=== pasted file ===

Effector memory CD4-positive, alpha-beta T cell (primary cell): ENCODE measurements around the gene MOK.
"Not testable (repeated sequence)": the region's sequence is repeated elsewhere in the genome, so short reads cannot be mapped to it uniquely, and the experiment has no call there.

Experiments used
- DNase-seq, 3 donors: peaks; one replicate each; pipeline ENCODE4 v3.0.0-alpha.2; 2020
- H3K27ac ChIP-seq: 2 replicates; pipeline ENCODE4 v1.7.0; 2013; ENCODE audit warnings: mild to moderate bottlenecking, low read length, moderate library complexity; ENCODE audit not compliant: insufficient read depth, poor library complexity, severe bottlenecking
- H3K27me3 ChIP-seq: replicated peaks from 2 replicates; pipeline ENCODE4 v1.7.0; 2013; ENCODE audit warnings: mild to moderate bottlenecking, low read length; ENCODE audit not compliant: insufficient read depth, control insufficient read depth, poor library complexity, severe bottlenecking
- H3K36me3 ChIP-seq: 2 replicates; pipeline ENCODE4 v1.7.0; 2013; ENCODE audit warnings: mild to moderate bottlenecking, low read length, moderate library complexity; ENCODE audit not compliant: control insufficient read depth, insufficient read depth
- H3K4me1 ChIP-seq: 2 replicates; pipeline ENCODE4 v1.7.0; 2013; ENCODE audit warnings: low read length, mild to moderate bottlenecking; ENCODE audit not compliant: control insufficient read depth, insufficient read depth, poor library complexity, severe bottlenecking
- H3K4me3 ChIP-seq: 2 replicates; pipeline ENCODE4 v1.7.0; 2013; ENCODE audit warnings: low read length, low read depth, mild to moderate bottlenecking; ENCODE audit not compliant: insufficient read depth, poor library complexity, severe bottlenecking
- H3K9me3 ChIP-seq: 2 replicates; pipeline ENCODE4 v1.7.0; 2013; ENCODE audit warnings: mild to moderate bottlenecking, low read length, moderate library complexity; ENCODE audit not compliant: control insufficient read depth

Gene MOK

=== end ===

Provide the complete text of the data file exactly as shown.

Effector memory CD4-positive, alpha-beta T cell (primary cell): ENCODE measurements around the gene MOK.
"Not testable (repeated sequence)": the region's sequence is repeated elsewhere in the genome, so short reads cannot be mapped to it uniquely, and the experiment has no call there.

Experiments used
- DNase-seq, 3 donors: peaks; one replicate each; pipeline ENCODE4 v3.0.0-alpha.2; 2020
- H3K27ac ChIP-seq: 2 replicates; pipeline ENCODE4 v1.7.0; 2013; ENCODE audit warnings: mild to moderate bottlenecking, low read length, moderate library complexity; ENCODE audit not compliant: insufficient read depth, poor library complexity, severe bottlenecking
- H3K27me3 ChIP-seq: replicated peaks from 2 replicates; pipeline ENCODE4 v1.7.0; 2013; ENCODE audit warnings: mild to moderate bottlenecking, low read length; ENCODE audit not compliant: insufficient read depth, control insufficient read depth, poor library complexity, severe bottlenecking
- H3K36me3 ChIP-seq: 2 replicates; pipeline ENCODE4 v1.7.0; 2013; ENCODE audit warnings: mild to moderate bottlenecking, low read length, moderate library complexity; ENCODE audit not compliant: control insufficient read depth, insufficient read depth
- H3K4me1 ChIP-seq: 2 replicates; pipeline ENCODE4 v1.7.0; 2013; ENCODE audit warnings: low read length, mild to moderate bottlenecking; ENCODE audit not compliant: control insufficient read depth, insufficient read depth, poor library complexity, severe bottlenecking
- H3K4me3 ChIP-seq: 2 replicates; pipeline ENCODE4 v1.7.0; 2013; ENCODE audit warnings: low read length, low read depth, mild to moderate bottlenecking; ENCODE audit not compliant: insufficient read depth, poor library complexity, severe bottlenecking
- H3K9me3 ChIP-seq: 2 replicates; pipeline ENCODE4 v1.7.0; 2013; ENCODE audit warnings: mild to moderate bottlenecking, low read length, moderate library complexity; ENCODE audit not compliant: control insufficient read depth

Gene MOK